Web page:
• Thu
  • Aug 28, 2014
  • Updated: 3:14am
CommentInsight & Opinion

Hong Kong needs its own home-based budget airline

Edward Lau says Hong Kong should follow its regional competitors and welcome a home-based low-costcarrier, not least because it would provide travellers with more choice while promoting overall growth

PUBLISHED : Monday, 12 May, 2014, 6:36pm
UPDATED : Tuesday, 13 May, 2014, 1:27am

Hong Kong is rightly proud of its aviation industry. We have one of the best airports in the world, and some of the most talented aviation professionals anywhere. This city is truly Asia's hub for aviation. However, I'm confident we can do even better.

Many focus on the need for a new runway. But, as I write, Hong Kong's aviation industry is on the cusp of another huge opportunity that the wider world has already embraced. That opportunity is low-cost air travel. And best of all, in the short term, we don't need to lay any new tarmac to take advantage of it.

According to Amadeus, a ticketing database, 38 per cent of European air travel is now via low-cost carriers. In the United States, the figure is 30 per cent. Capa Centre for Aviation says that the market share of low-cost carriers has reached 57 per cent across South Asia. But in Hong Kong, it places it at just over 5 per cent. We have to ask ourselves what is driving the low-cost revolution elsewhere, and why Hong Kong is being left behind.

The answer to the first question is simple. All over Asia, more people want to fly. According to Airports Council International, Asia will be home to half of the 10 busiest airports in the world by 2016. Today's travellers often want to spend money on what they do when they arrive at a destination, rather than on how they get there.

Hongkongers are no different. Last year, a poll conducted by the University of Hong Kong's public opinion programme found that nearly 70 per cent of us planned to travel on a low-cost airline in the next 12 months. Some 81 per cent said we would rather spend more on what we do when we get to where we are going than on our air ticket. The problem is that, as Capa puts it, Hong Kong is limited in part by "a lack of low-cost carrier capacity".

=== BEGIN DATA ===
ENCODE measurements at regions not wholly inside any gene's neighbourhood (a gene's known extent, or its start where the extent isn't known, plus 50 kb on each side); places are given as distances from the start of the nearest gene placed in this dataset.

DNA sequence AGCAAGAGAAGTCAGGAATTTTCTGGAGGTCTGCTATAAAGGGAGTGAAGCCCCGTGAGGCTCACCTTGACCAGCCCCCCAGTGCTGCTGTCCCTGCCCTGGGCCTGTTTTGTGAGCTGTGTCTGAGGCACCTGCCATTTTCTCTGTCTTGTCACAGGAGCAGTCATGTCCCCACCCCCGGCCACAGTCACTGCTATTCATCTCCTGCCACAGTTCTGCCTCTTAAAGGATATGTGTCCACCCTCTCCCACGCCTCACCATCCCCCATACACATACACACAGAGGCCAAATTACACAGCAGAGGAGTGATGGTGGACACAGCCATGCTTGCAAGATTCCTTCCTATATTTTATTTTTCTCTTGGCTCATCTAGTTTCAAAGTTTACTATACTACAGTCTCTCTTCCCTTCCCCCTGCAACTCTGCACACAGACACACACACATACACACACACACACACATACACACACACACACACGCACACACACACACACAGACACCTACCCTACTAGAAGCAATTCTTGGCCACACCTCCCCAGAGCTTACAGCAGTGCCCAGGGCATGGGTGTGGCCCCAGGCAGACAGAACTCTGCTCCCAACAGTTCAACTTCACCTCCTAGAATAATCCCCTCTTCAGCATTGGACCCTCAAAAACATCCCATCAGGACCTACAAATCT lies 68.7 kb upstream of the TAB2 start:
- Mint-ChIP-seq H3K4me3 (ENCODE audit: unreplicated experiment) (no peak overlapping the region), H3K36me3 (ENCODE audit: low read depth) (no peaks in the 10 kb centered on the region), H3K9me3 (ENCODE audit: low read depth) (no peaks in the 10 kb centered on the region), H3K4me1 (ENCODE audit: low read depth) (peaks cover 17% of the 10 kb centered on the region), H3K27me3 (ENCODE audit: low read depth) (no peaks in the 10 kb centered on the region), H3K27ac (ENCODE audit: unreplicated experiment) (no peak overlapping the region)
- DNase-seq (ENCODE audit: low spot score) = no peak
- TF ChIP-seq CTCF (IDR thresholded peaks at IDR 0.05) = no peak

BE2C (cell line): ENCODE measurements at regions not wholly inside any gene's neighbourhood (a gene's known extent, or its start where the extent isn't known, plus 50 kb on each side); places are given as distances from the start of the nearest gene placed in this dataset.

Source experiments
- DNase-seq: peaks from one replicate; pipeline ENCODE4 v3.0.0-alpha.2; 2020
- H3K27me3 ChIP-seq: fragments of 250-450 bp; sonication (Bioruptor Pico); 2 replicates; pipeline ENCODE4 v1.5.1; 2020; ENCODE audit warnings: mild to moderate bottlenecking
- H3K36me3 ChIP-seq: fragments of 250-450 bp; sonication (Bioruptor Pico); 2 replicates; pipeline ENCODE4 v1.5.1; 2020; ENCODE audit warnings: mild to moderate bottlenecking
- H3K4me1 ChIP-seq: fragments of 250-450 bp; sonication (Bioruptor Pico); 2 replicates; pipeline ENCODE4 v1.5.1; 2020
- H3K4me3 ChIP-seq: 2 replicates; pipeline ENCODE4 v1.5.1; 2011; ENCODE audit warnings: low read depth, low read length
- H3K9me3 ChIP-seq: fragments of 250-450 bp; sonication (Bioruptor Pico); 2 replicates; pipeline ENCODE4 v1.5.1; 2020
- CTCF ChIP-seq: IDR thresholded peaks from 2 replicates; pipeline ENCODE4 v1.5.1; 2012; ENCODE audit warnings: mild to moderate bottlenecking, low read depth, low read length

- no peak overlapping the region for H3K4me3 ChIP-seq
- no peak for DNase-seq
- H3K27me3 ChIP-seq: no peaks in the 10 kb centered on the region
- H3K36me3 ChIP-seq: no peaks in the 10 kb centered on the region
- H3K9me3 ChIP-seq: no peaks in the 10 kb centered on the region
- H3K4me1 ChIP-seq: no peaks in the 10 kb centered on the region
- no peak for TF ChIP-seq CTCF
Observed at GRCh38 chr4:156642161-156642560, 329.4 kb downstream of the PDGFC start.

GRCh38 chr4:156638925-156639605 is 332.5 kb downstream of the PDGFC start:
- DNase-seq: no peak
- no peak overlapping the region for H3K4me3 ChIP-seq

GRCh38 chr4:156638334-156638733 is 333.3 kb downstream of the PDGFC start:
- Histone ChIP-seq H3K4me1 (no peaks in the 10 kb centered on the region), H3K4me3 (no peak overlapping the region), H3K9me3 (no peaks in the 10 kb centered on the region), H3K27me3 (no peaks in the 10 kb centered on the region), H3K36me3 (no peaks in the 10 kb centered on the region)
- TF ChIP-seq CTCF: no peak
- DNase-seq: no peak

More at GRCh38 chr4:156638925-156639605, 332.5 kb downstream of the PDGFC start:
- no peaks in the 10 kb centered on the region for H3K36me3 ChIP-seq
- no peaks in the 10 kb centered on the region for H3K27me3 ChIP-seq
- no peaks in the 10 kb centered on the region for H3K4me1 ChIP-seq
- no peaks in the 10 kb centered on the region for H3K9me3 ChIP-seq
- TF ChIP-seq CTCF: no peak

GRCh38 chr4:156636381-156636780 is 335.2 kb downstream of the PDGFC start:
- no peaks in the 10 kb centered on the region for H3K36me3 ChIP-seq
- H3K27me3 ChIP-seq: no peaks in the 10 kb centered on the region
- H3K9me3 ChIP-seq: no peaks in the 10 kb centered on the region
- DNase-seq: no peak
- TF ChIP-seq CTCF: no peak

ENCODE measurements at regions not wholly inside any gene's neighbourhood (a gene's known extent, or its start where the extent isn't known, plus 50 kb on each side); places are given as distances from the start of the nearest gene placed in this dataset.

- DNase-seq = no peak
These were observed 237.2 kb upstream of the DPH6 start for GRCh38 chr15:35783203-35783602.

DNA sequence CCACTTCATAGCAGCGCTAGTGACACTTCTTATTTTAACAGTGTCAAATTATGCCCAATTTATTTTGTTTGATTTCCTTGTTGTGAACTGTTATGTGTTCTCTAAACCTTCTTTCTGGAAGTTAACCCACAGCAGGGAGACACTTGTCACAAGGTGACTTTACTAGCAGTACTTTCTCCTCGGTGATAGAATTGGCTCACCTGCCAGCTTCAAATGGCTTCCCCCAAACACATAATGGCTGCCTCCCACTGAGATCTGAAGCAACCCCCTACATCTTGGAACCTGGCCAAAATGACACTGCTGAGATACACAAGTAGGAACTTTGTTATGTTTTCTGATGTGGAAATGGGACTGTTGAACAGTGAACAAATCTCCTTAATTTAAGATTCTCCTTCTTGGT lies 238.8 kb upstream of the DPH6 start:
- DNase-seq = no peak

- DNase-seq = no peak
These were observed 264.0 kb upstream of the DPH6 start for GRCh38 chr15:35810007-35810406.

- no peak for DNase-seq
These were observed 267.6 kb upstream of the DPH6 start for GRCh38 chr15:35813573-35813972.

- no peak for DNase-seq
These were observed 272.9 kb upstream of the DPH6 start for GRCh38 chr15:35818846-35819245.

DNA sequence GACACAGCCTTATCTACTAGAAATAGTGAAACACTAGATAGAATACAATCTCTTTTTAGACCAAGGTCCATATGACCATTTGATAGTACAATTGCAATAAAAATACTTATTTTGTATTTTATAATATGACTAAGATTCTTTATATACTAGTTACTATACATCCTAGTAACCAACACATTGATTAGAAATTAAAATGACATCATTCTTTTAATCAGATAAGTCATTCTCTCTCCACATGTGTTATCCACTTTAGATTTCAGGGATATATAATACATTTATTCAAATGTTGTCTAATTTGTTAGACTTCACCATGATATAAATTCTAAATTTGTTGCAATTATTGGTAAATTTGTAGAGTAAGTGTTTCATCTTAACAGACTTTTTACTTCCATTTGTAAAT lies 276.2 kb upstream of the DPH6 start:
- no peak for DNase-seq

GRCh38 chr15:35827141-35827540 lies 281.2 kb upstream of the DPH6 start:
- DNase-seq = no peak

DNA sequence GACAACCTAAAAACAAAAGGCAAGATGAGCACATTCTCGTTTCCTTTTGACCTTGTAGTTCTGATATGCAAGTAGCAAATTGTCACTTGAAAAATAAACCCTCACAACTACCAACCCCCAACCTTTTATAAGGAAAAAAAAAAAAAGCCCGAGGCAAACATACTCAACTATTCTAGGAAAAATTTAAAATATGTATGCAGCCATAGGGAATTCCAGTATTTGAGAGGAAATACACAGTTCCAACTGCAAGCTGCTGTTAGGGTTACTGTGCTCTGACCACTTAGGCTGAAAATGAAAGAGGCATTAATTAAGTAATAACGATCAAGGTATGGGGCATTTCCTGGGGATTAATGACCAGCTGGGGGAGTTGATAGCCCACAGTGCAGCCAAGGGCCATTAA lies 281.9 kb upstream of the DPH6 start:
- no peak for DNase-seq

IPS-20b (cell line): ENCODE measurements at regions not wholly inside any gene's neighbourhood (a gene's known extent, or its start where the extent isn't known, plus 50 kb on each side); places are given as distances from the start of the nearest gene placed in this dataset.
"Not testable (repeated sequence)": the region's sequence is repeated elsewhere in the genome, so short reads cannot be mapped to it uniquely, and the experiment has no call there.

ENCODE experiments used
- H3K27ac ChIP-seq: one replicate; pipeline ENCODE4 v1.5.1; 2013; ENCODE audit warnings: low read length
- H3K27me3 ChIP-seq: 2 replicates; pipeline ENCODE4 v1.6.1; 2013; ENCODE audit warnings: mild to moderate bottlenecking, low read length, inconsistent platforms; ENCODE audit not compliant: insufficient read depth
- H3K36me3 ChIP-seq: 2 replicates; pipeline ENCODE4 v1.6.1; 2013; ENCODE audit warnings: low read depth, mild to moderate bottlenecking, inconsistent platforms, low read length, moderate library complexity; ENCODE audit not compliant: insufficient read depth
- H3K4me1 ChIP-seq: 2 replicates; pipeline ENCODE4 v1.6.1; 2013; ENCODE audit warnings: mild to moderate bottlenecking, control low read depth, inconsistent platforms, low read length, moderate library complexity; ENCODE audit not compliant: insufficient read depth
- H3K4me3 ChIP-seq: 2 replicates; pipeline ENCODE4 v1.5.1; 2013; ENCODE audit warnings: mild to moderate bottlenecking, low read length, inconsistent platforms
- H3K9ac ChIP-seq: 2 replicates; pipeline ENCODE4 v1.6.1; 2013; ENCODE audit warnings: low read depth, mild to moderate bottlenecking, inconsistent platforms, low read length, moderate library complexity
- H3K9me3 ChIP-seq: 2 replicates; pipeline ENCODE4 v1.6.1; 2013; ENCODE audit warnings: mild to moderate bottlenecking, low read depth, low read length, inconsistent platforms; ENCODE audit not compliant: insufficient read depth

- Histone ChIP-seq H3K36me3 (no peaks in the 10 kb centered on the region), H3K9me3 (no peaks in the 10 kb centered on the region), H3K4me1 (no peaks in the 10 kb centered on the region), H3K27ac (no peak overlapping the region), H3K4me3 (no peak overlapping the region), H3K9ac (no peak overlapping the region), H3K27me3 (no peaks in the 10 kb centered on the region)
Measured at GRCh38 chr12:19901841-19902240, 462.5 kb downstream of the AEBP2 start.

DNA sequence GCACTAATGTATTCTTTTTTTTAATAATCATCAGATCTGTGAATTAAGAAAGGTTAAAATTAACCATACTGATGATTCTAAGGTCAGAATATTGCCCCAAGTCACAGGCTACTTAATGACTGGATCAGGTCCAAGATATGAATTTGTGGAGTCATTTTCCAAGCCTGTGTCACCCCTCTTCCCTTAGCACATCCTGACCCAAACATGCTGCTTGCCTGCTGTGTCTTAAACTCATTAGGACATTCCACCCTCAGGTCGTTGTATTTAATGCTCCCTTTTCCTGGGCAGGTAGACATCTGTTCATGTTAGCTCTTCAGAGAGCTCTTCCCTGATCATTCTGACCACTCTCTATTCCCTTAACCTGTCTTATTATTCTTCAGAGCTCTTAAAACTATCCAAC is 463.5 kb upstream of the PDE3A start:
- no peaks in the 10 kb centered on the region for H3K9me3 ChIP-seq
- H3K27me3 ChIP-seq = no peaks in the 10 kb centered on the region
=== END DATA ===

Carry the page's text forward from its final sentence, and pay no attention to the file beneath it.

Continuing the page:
To put it bluntly, Hongkongers lack choice. Demand outstrips supply. We miss out on what many markets across Asia already have - a truly integrated aviation sector, where low-cost carriers operate in partnership with traditional full-service airlines. This kind of airline mix would allow Hong Kong to pull in a balanced mix of high-value tourists from Southeast Asia, Japan and Korea.

But it isn't the only choice that Hong Kong is missing out on. Other markets provide stark comparisons. For example, Japan had no low-cost carriers based in the country until 2012. It also had some of the most expensive airfares in the world. Domestic passenger growth was flat.

Three new home-based low-cost carriers have galvanised both aviation and tourism in Japan. According to Japan's Ministry of Land, Infrastructure, Transport and Tourism, domestic air travel rose by 8.7 per cent between April 2012 and March 2013. That has brought real benefits. Hotel bookings have skyrocketed, with Noguchi Tour, a tour operator, saying recently that reservation rates at its 12 Hokkaido hotels had risen by up to 30 per cent. Capa now forecasts that this year, low-cost carriers will account for 24 per cent of all domestic air travel in Japan.